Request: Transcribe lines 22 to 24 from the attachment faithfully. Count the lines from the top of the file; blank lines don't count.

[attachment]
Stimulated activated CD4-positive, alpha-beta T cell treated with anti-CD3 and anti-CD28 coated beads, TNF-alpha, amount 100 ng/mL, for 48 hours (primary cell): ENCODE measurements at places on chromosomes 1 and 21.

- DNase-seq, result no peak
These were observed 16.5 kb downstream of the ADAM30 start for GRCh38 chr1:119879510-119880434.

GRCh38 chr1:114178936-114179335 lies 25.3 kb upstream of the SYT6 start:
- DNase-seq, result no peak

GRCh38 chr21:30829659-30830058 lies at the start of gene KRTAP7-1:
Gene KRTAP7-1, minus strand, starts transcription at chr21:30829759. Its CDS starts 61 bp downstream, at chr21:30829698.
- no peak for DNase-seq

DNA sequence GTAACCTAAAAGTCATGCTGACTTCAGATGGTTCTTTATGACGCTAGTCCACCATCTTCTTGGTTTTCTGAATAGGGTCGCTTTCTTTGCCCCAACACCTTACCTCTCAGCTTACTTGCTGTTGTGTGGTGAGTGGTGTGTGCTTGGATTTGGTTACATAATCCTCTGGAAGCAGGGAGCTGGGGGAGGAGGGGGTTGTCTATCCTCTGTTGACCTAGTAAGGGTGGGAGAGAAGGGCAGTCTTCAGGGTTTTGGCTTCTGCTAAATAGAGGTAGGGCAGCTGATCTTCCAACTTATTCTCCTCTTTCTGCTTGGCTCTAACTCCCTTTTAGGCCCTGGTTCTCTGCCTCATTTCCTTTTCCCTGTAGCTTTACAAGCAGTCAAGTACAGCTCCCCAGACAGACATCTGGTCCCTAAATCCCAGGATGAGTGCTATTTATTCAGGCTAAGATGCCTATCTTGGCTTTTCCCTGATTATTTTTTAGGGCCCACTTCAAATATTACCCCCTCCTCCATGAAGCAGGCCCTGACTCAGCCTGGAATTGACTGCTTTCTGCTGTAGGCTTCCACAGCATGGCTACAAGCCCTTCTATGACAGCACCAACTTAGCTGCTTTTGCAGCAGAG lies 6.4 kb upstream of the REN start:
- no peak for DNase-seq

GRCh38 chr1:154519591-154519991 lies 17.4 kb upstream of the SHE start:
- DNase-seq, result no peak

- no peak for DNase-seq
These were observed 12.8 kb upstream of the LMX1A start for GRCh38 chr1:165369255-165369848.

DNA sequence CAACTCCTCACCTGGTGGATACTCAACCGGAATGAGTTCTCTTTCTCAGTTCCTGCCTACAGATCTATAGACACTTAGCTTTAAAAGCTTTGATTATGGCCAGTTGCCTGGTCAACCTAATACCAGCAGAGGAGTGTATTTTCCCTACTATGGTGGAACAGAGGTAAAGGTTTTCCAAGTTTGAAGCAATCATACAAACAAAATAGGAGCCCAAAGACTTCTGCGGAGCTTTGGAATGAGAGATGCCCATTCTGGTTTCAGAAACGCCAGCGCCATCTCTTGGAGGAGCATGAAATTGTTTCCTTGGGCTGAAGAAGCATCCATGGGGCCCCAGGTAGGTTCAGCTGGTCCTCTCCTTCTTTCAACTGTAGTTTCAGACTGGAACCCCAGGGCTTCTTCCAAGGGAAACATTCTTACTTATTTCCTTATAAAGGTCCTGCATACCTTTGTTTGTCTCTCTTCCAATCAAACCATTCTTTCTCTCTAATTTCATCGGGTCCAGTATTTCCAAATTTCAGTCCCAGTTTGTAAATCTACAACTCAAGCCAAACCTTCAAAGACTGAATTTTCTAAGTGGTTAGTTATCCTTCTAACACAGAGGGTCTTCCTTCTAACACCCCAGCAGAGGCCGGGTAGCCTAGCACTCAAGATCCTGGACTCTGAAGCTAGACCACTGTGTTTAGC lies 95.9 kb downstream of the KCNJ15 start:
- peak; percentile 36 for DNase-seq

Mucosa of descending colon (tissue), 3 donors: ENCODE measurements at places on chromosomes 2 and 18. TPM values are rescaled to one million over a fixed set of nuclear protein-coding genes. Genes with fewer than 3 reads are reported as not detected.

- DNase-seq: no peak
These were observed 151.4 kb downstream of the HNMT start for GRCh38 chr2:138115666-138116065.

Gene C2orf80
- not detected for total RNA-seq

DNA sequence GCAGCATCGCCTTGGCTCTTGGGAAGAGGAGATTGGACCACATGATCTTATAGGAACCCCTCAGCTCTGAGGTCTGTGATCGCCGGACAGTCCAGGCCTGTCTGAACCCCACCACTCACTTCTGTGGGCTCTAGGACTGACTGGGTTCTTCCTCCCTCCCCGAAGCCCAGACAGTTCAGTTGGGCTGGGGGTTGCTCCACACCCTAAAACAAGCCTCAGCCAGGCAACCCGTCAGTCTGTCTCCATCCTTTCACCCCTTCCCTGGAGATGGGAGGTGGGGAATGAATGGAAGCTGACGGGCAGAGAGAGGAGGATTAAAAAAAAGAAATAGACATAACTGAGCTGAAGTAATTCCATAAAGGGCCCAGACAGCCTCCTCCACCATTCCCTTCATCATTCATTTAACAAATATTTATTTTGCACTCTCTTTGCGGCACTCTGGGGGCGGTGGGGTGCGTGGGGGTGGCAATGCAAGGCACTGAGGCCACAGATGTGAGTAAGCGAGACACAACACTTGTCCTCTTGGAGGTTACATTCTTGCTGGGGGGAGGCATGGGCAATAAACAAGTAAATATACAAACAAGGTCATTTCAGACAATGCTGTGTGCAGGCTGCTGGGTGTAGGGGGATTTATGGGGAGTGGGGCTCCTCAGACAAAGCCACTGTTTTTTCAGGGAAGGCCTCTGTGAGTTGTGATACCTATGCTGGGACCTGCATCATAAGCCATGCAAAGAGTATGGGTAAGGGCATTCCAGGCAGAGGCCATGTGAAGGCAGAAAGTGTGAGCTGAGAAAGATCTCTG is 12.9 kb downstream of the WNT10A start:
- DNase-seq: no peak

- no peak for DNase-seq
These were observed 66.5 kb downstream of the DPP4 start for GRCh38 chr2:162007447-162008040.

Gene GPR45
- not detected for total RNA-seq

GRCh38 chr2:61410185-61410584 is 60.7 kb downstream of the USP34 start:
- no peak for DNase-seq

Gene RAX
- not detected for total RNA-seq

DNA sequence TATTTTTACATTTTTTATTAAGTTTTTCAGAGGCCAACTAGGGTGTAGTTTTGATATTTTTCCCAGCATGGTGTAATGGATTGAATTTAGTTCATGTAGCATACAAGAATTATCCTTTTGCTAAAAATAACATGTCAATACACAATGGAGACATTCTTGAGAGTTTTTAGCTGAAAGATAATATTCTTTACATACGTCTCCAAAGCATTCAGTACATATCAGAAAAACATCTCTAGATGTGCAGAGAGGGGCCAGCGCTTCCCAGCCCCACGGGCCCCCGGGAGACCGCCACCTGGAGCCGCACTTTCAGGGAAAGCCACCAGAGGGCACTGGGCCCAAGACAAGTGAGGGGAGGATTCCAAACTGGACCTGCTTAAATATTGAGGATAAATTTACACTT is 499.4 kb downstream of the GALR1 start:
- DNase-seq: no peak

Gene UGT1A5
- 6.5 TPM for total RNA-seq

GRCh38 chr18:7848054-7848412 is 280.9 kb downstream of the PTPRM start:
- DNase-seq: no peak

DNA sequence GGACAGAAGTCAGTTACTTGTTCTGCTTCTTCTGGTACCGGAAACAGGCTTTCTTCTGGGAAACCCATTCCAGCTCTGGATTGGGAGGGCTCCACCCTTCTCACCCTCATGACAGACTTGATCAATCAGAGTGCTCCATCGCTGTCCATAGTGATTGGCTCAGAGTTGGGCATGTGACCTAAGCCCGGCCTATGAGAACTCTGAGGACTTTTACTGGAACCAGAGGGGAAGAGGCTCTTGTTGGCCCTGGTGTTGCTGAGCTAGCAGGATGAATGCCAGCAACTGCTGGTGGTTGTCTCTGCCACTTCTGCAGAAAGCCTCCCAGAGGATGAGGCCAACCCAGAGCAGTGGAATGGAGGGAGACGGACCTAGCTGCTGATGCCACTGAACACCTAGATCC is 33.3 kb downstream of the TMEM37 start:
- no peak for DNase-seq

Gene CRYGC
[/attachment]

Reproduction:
DNA sequence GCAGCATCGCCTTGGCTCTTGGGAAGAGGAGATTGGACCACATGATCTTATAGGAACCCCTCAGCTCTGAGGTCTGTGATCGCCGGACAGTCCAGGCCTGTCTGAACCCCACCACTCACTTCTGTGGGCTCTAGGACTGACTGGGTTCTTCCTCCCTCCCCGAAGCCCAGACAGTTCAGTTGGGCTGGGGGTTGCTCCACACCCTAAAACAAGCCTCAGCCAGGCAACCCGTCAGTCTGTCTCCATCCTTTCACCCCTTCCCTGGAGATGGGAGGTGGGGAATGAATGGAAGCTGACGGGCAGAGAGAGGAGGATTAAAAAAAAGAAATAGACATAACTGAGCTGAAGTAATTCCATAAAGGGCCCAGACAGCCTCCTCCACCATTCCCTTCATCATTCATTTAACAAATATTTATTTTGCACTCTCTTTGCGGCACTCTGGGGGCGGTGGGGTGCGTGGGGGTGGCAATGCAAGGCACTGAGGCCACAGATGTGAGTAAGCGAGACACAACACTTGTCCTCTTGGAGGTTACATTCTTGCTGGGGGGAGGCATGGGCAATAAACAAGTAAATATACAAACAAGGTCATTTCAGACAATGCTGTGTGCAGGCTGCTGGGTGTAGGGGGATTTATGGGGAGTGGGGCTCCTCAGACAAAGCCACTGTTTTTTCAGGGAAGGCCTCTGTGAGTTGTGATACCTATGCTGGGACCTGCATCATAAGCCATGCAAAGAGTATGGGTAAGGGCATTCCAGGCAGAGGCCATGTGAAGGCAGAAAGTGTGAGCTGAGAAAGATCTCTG is 12.9 kb downstream of the WNT10A start:
- DNase-seq: no peak

- no peak for DNase-seq